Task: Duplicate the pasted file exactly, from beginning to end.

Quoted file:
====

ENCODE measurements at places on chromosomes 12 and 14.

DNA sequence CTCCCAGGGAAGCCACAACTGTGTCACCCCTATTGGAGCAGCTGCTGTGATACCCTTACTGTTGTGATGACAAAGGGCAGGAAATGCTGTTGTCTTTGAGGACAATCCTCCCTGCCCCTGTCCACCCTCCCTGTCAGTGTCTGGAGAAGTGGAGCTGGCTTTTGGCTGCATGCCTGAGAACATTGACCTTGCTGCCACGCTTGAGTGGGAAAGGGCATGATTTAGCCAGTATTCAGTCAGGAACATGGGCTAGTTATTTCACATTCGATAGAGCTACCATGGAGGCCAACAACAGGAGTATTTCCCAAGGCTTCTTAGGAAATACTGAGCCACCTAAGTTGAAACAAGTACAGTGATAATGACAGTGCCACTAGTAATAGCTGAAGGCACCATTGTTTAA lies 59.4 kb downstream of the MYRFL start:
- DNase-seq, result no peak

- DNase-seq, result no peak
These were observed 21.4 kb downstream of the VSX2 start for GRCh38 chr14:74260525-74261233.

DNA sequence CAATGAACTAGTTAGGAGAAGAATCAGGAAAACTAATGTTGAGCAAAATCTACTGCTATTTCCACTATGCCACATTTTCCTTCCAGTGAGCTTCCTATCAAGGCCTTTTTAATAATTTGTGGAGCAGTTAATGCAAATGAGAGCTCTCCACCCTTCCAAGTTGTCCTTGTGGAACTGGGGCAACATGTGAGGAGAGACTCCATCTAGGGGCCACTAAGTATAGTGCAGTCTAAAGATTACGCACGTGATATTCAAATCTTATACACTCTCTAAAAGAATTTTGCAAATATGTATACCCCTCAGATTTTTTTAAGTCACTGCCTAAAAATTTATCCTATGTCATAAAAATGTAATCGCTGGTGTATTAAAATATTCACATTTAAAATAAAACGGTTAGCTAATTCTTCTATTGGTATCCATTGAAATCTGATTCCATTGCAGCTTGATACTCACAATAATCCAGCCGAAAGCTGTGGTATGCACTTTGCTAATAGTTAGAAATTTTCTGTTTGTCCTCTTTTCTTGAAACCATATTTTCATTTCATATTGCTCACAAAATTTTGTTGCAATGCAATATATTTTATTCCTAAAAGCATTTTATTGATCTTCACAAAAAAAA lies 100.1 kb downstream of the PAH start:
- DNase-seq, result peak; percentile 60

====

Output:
ENCODE measurements at places on chromosomes 12 and 14.

DNA sequence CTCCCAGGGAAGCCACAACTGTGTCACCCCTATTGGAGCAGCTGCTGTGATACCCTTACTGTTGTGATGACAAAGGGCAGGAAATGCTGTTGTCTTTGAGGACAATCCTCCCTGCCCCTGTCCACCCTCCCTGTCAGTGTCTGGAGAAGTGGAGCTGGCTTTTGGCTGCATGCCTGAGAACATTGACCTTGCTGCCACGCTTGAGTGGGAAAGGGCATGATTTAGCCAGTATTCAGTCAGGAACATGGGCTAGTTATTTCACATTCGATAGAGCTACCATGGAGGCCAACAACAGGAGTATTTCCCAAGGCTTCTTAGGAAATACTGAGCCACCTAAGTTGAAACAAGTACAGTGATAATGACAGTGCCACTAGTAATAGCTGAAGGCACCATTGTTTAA lies 59.4 kb downstream of the MYRFL start:
- DNase-seq, result no peak

- DNase-seq, result no peak
These were observed 21.4 kb downstream of the VSX2 start for GRCh38 chr14:74260525-74261233.

DNA sequence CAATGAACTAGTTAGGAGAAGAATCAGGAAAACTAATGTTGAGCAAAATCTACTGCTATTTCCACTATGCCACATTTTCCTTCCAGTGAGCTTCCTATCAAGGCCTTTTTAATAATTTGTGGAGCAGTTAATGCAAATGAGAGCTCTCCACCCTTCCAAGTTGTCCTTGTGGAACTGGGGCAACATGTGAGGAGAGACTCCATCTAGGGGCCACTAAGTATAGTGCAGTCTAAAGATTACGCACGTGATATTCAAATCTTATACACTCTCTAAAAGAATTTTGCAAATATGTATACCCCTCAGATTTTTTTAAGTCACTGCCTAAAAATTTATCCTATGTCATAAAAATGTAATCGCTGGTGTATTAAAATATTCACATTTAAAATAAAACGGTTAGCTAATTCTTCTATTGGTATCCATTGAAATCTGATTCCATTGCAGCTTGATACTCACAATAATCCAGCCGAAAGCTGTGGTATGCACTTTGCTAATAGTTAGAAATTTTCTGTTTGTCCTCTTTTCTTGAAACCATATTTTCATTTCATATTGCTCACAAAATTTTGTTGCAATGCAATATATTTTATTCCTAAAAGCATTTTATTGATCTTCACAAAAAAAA lies 100.1 kb downstream of the PAH start:
- DNase-seq, result peak; percentile 60